Fashion, Incest, and Fur, in All-Kinds-of-Fur and Donkeyskin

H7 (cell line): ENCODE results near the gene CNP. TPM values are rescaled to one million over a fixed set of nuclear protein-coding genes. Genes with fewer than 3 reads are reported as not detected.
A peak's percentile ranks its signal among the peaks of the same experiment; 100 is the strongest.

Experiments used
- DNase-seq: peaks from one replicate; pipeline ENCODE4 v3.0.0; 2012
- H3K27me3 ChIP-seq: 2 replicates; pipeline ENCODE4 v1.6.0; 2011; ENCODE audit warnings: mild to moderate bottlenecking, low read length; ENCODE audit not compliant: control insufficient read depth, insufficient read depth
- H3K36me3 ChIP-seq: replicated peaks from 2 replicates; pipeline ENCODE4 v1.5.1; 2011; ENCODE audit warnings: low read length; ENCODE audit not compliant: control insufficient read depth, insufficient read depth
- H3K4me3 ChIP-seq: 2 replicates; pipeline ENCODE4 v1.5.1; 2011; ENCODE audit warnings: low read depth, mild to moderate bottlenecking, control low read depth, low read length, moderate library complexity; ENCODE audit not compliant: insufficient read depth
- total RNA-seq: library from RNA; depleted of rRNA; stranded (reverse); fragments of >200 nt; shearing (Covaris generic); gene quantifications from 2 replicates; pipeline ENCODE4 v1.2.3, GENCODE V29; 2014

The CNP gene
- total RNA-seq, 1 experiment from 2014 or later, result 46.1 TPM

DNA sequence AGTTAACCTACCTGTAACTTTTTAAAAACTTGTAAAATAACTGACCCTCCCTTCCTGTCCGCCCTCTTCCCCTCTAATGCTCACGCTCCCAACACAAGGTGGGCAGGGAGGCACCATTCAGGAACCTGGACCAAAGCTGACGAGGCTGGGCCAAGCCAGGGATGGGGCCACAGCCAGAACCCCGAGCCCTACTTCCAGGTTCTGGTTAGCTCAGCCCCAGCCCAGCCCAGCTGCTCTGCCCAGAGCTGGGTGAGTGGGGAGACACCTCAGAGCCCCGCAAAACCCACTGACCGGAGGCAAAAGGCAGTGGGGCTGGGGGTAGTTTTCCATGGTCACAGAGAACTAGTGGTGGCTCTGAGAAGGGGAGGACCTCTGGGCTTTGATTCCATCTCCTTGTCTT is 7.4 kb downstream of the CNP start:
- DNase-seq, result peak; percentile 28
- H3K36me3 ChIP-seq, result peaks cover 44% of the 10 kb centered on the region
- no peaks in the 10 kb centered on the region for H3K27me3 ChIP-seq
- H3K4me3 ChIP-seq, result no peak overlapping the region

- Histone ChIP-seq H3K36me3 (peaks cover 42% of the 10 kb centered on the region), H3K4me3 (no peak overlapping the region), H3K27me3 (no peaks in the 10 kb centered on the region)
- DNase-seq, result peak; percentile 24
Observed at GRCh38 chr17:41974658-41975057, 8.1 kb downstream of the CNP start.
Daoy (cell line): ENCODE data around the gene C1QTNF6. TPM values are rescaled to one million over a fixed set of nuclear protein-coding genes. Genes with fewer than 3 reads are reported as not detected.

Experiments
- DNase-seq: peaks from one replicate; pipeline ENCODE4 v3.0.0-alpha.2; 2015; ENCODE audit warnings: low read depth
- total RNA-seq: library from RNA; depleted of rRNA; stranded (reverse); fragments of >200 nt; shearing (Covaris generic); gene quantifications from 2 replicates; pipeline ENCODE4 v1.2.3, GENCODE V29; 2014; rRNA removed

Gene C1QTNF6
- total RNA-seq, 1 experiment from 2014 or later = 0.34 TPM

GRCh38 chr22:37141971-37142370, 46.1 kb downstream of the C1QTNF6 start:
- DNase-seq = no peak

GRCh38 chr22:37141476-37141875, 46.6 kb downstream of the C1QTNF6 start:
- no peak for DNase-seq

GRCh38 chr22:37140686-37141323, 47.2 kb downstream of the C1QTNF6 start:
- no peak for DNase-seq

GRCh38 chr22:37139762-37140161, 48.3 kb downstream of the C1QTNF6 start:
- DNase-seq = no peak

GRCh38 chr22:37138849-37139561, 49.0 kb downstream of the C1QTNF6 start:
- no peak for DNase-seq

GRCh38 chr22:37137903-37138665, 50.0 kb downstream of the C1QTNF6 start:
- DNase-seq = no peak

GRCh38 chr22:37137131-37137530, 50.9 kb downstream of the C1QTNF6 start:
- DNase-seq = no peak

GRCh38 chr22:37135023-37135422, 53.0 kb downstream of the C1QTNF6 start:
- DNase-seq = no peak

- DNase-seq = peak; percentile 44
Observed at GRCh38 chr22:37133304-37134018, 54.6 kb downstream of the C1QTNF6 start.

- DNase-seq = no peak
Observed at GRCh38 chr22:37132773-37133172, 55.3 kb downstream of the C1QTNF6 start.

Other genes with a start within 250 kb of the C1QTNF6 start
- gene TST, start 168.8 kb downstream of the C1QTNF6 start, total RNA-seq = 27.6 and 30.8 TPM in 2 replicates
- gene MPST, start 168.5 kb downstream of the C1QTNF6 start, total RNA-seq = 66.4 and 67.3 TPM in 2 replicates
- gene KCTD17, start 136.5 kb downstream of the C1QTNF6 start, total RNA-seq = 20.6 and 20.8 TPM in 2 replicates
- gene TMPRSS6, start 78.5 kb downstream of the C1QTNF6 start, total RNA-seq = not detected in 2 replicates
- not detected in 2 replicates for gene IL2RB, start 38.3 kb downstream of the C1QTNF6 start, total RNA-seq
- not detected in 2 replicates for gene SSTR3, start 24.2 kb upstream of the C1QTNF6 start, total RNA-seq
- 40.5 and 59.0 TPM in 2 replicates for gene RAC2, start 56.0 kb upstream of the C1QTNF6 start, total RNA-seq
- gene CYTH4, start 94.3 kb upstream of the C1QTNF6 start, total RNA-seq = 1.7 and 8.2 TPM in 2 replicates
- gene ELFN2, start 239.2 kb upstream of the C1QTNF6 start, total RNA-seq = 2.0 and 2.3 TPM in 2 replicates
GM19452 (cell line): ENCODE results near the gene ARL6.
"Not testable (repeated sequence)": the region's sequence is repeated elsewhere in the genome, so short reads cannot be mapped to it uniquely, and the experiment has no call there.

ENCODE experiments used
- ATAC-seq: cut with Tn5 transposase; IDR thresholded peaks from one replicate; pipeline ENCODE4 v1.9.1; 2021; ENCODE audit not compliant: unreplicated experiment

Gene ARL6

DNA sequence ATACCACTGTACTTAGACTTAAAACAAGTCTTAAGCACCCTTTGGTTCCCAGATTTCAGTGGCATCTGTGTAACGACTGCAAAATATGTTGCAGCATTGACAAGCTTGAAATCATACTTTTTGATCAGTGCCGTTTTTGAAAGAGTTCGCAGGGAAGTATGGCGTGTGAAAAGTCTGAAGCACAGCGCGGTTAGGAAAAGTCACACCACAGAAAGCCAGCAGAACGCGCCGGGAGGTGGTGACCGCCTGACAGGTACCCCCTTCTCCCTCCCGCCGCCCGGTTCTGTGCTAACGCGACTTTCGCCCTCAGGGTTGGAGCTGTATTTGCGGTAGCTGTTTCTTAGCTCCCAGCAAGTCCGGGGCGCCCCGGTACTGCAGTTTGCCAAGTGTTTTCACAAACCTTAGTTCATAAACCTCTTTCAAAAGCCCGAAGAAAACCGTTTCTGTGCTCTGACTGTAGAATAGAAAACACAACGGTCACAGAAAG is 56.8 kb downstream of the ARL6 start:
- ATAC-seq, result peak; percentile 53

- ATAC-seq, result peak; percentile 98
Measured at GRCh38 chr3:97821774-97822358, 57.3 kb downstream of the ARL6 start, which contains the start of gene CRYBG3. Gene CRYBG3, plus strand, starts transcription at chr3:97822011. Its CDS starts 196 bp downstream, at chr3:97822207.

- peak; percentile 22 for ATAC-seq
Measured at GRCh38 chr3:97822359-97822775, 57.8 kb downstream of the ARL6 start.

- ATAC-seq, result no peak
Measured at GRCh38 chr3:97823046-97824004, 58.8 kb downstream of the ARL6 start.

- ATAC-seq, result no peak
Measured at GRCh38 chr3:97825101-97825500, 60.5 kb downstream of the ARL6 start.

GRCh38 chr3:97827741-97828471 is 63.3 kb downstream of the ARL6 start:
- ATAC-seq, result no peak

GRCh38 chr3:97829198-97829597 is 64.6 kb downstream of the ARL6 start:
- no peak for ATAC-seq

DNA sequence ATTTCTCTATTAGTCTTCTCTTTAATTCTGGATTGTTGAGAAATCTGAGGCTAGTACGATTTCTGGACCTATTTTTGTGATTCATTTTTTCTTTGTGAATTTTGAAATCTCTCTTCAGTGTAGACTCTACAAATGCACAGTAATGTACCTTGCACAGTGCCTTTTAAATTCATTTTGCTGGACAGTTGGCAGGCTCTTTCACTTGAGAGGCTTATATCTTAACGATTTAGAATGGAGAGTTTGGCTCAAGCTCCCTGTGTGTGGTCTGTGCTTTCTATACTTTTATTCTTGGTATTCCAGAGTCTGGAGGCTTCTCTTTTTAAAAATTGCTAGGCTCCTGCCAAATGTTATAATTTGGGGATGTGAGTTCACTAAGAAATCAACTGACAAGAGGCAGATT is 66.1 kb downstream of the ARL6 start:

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Fashion, Incest, and Fur, in All-Kinds-of-Fur and Donkeyskin Donkeyskin, by Charles Perrault, and All-Kinds-of-Fur by Jacob and Wilhelm Grimm, are both stories about a princess who runs away from her kingdom because of the king’s desire to marry her, despite the fact that the marriage would be incestuous. In Donkeyskin, the king is overtly powerful and wealthy, and much of his wealth is obtained by his Master Donkey, who excretes gold. In both tales it is necessary for the princess to find some means of discouraging her father’s sinful proposal, of which she asks for three magnificent and impossible dresses to be made and for the skin of an animal or multiple animals. The princess’ requests in both tales, however, are futile, because the king will stop at nothing to make his daughter his bride. The stories differ in many ways though, specifically in characterization and plot. In Donkeyskin there is an actual donkey, which appears to be essential to the well-being of the kingdom, at least monetarily, but the donkey’s importance dims in the eyes of the king when he has to choose between his wealth and marrying his daughter. In All-Kinds-of-Fur, however, there is no actual significant animal figure within the plot, just the mantle of furs from a thousand animals, of which the princess wears to disguise herself. Donkeyskin also contains another character, the fairy godmother, who is not present in All-Kinds-of-Fur, yet is essential to the plot. The protagonist in both tales differs in her motivation and actions greatly. The princess in Donkeyskin is less direct in her actions and choices than in All-Kinds-of-Fur, being firstly influenced and advised by her fairy godmother, but in All-Kinds-of-Fur she makes the decisions herself, ... ... middle of paper ... Perrault’s Donkeyskin and Jacob and Wilhelm Grimm’s All-Kinds-of-Fur may be very similar, both beginning with the death of the queen and mad-request of the father and king to marry the princess, his daughter, and ending with the marriage of the princess to the prince/king of another kingdom, the characters themselves differ markedly, in how they think and act. While the princess Donkeyskin is thought to be accomplished and wise, she relies on fate and other people to make her decisions, unlike All-Kinds-of-Fur who makes her choices, doing only what she feels is right. The love-interest of the princesses in each tale differs also, one being a weak prince and one being a strong king. The king and queen in both Donkeyskin and All-Kinds-of-Fur are highly similar, thinking and acting in the same manner, both causing distress in their daughter’s journey through life.

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